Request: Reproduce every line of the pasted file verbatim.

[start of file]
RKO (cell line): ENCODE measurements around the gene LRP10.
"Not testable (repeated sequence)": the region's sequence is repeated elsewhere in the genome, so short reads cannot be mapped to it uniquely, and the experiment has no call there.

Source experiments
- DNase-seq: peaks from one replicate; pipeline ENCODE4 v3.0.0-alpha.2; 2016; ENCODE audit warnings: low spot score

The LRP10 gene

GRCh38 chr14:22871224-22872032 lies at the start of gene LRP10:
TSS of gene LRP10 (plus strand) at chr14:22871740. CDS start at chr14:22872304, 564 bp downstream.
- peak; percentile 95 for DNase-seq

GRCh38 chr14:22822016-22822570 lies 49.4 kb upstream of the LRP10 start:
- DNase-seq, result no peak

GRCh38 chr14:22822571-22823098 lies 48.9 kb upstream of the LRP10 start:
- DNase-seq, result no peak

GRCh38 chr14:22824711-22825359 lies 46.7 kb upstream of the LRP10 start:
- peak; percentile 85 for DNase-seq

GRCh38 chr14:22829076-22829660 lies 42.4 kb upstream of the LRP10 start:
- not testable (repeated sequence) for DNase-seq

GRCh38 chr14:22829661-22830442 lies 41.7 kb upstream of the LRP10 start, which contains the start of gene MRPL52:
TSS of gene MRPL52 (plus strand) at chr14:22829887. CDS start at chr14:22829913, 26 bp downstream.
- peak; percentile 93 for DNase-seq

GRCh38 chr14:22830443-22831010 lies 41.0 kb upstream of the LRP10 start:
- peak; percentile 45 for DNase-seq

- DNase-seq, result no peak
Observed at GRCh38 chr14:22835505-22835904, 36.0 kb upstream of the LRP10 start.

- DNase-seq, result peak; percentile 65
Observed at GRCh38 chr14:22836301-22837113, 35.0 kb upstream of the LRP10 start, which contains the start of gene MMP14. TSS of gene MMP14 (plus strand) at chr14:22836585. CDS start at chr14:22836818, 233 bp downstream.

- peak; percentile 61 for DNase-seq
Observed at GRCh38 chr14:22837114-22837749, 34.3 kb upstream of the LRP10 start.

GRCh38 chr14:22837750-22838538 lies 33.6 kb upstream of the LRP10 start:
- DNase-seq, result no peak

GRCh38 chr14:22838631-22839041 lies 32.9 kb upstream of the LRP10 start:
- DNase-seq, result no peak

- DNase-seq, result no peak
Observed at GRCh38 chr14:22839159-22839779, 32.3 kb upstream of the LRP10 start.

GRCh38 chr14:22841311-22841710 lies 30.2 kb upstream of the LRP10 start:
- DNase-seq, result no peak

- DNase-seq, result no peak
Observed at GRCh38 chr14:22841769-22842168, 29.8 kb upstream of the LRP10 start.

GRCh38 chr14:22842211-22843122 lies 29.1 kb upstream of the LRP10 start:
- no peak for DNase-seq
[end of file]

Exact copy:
RKO (cell line): ENCODE measurements around the gene LRP10.
"Not testable (repeated sequence)": the region's sequence is repeated elsewhere in the genome, so short reads cannot be mapped to it uniquely, and the experiment has no call there.

Source experiments
- DNase-seq: peaks from one replicate; pipeline ENCODE4 v3.0.0-alpha.2; 2016; ENCODE audit warnings: low spot score

The LRP10 gene

GRCh38 chr14:22871224-22872032 lies at the start of gene LRP10:
TSS of gene LRP10 (plus strand) at chr14:22871740. CDS start at chr14:22872304, 564 bp downstream.
- peak; percentile 95 for DNase-seq

GRCh38 chr14:22822016-22822570 lies 49.4 kb upstream of the LRP10 start:
- DNase-seq, result no peak

GRCh38 chr14:22822571-22823098 lies 48.9 kb upstream of the LRP10 start:
- DNase-seq, result no peak

GRCh38 chr14:22824711-22825359 lies 46.7 kb upstream of the LRP10 start:
- peak; percentile 85 for DNase-seq

GRCh38 chr14:22829076-22829660 lies 42.4 kb upstream of the LRP10 start:
- not testable (repeated sequence) for DNase-seq

GRCh38 chr14:22829661-22830442 lies 41.7 kb upstream of the LRP10 start, which contains the start of gene MRPL52:
TSS of gene MRPL52 (plus strand) at chr14:22829887. CDS start at chr14:22829913, 26 bp downstream.
- peak; percentile 93 for DNase-seq

GRCh38 chr14:22830443-22831010 lies 41.0 kb upstream of the LRP10 start:
- peak; percentile 45 for DNase-seq

- DNase-seq, result no peak
Observed at GRCh38 chr14:22835505-22835904, 36.0 kb upstream of the LRP10 start.

- DNase-seq, result peak; percentile 65
Observed at GRCh38 chr14:22836301-22837113, 35.0 kb upstream of the LRP10 start, which contains the start of gene MMP14. TSS of gene MMP14 (plus strand) at chr14:22836585. CDS start at chr14:22836818, 233 bp downstream.

- peak; percentile 61 for DNase-seq
Observed at GRCh38 chr14:22837114-22837749, 34.3 kb upstream of the LRP10 start.

GRCh38 chr14:22837750-22838538 lies 33.6 kb upstream of the LRP10 start:
- DNase-seq, result no peak

GRCh38 chr14:22838631-22839041 lies 32.9 kb upstream of the LRP10 start:
- DNase-seq, result no peak

- DNase-seq, result no peak
Observed at GRCh38 chr14:22839159-22839779, 32.3 kb upstream of the LRP10 start.

GRCh38 chr14:22841311-22841710 lies 30.2 kb upstream of the LRP10 start:
- DNase-seq, result no peak

- DNase-seq, result no peak
Observed at GRCh38 chr14:22841769-22842168, 29.8 kb upstream of the LRP10 start.

GRCh38 chr14:22842211-22843122 lies 29.1 kb upstream of the LRP10 start:
- no peak for DNase-seq